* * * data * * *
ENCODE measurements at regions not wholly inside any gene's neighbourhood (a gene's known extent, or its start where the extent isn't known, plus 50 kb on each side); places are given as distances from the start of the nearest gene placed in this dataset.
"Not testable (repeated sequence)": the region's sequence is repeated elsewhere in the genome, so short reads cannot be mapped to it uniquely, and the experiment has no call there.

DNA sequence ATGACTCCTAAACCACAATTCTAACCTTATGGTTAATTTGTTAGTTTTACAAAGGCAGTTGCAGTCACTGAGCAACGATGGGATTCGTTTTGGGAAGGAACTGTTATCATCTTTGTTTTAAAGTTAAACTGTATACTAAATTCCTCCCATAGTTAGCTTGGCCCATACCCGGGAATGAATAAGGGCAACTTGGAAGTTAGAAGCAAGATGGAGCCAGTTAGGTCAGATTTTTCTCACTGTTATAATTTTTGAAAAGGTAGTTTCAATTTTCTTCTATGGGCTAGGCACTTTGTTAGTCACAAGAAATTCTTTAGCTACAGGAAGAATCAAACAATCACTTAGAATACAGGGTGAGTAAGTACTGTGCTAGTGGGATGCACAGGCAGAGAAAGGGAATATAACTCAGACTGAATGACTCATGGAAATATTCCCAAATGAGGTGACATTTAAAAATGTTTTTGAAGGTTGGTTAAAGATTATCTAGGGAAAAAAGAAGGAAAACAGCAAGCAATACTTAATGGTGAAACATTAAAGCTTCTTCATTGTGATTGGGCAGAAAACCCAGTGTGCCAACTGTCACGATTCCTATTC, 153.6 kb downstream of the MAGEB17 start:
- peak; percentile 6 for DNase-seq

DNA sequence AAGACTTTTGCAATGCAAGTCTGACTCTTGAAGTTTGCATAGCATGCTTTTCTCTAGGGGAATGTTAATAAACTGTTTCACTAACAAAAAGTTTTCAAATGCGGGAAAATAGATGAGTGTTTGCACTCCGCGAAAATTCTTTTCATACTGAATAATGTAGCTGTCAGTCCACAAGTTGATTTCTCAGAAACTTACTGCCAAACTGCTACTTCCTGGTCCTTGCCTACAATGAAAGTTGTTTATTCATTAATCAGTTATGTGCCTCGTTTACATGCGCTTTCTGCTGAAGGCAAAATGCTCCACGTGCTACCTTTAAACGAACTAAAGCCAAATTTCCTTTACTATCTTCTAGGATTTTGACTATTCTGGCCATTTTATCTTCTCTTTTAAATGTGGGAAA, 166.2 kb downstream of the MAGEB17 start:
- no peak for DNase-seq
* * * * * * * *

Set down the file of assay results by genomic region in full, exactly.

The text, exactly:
ENCODE measurements at regions not wholly inside any gene's neighbourhood (a gene's known extent, or its start where the extent isn't known, plus 50 kb on each side); places are given as distances from the start of the nearest gene placed in this dataset.
"Not testable (repeated sequence)": the region's sequence is repeated elsewhere in the genome, so short reads cannot be mapped to it uniquely, and the experiment has no call there.

DNA sequence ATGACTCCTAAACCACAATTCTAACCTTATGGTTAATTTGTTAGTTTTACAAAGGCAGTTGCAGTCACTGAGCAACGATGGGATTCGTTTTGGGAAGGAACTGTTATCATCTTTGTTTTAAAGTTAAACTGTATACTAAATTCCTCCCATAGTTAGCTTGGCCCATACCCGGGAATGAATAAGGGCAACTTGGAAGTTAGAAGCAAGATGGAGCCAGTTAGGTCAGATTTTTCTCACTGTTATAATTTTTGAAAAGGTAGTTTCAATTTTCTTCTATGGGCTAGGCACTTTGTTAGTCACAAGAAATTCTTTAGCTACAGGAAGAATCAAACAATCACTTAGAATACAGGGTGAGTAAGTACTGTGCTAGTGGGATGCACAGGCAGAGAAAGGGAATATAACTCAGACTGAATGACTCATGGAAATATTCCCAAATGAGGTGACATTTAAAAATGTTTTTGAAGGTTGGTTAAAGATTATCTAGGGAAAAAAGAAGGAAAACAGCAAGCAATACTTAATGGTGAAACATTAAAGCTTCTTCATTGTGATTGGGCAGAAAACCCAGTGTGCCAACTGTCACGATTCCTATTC, 153.6 kb downstream of the MAGEB17 start:
- peak; percentile 6 for DNase-seq

DNA sequence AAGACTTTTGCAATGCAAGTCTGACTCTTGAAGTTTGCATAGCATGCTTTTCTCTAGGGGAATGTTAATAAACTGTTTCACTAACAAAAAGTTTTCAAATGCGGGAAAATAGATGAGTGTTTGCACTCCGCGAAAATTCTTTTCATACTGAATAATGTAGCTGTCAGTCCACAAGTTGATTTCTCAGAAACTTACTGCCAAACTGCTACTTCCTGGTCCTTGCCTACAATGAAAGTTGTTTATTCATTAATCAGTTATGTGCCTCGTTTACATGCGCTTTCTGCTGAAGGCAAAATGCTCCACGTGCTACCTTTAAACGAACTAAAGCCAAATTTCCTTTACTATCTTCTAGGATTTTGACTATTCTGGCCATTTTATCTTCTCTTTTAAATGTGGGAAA, 166.2 kb downstream of the MAGEB17 start:
- no peak for DNase-seq